Development of Models to Predict Land-Use-Induced Soil Pore-Space Changes and their Hydrological Impacts

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    Kai Schwärzel

    As the demand for agricultural products and the occurrence of extreme weather conditions increase, the resources soil and water become more attractive to the public. Thus, an adaptive land use as a preventative element for soil and water conservation gains in importance. Planning of adaptation strategies are often based on the application of numerical models. With these models, the impact of hypothetical changes in land use under recent and changing climatic conditions on plant growth and water balance components can be estimated and evaluated. As a pre-requisite in existing models, soil hydraulic properties are seen to be temporally constant. However, previous studies have shown that soil structure and with it the soil water retention and hydraulic conductivity functions change significantly as a result of land use. If the dynamics of soil structure are neglected, the uncertainty of the model results increases. This could lead to incorrect planning and a more resources-consuming land use.

    Therefore, the objectives of this study are a) to measure land-use-induced changes in soil structure and in the soil hydraulic properties and b) the implementation of the results into hydrological models that quantify the changes using mathematical equations. These equations describe temporal changes of soil water retention and hydraulic conductivity based on the evolution in the soil pore-size distribution for different land-use practices (e.g., soil tillage, crop rotation, afforestation).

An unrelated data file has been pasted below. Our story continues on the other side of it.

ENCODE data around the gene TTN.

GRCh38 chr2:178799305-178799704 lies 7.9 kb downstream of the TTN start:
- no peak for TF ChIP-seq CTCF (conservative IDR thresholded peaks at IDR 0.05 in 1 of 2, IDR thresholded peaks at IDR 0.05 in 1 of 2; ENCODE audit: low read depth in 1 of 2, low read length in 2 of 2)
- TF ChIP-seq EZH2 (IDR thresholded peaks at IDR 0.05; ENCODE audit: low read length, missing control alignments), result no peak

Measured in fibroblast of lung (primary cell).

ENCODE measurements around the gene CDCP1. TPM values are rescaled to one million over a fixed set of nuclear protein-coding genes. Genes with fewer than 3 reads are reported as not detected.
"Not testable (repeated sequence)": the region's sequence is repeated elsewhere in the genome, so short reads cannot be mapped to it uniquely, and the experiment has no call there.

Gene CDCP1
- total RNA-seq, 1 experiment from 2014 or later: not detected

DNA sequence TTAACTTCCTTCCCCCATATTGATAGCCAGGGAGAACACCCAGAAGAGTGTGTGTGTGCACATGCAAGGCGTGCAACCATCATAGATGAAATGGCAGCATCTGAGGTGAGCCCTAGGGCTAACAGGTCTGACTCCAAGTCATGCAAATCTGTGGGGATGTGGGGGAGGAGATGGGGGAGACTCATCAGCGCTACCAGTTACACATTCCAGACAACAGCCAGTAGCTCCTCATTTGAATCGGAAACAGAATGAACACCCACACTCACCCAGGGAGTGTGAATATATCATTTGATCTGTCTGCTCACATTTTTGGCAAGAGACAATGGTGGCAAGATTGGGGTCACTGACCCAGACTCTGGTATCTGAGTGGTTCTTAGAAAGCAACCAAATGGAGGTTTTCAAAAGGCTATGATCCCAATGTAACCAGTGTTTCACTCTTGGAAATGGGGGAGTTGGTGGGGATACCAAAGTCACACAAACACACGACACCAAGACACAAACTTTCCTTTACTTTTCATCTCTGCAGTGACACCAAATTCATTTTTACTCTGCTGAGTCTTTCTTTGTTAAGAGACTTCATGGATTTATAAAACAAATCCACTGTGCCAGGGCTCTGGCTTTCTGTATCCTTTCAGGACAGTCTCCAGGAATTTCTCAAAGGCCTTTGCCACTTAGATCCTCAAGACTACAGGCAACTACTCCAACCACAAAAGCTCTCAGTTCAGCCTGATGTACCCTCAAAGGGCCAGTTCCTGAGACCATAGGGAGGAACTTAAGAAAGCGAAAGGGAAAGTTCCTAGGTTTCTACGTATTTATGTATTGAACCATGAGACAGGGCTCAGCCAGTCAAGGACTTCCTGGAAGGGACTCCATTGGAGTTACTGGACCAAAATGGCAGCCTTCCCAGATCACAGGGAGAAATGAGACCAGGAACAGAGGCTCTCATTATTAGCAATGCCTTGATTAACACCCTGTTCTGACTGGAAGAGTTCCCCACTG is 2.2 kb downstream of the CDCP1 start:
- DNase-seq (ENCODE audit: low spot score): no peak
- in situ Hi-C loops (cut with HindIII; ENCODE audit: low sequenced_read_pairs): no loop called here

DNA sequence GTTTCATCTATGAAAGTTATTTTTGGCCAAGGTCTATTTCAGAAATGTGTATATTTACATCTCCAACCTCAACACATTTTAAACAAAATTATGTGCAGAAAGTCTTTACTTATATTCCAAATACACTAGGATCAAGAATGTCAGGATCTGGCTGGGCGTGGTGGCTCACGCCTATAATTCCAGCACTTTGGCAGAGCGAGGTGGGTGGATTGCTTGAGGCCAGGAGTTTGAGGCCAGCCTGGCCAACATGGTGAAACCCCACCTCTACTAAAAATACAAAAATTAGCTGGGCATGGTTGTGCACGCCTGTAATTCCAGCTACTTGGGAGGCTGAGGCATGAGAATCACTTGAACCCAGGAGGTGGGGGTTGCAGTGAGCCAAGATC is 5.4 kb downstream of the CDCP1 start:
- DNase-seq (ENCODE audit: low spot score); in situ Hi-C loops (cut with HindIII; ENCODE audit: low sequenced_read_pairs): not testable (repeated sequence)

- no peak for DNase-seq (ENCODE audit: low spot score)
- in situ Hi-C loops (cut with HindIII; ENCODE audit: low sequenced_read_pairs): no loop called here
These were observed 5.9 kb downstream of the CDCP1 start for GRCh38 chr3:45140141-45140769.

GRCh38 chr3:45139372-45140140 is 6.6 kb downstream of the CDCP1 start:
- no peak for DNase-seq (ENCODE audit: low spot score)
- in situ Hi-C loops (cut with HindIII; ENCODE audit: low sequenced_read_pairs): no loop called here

To derive general principles for the influence of land use on hydrologically relevant soil properties, we will analyse comparable land-use practices with similar soils along a climatic transect from Brandenburg to Styria. For the characterisation of the soil hydraulic properties, field methods (hood infiltrometer and dye tracer experiments) will be combined with laboratory methods (transient evaporation experiments). This approach allows for a better differentiation between macropore and matrix flow domains, which may be fundamental for the development of functions describing land-use-induced changes of the soil pore space. We expect that different land-use measures will have a stronger influence on the macropores.

    The study will increase our knowledge about soil pore-space changes under different land-use practices. Based on a better understanding of the processes involved, we will develop methods and models that are able to quantify the impact of an adaptive land use on the soil hydraulic properties, on components of the water cycle (soil water capacity, groundwater recharge, water quality), and on the production of biomass. This will be the basis for the development and assessment of sustainable land-use systems.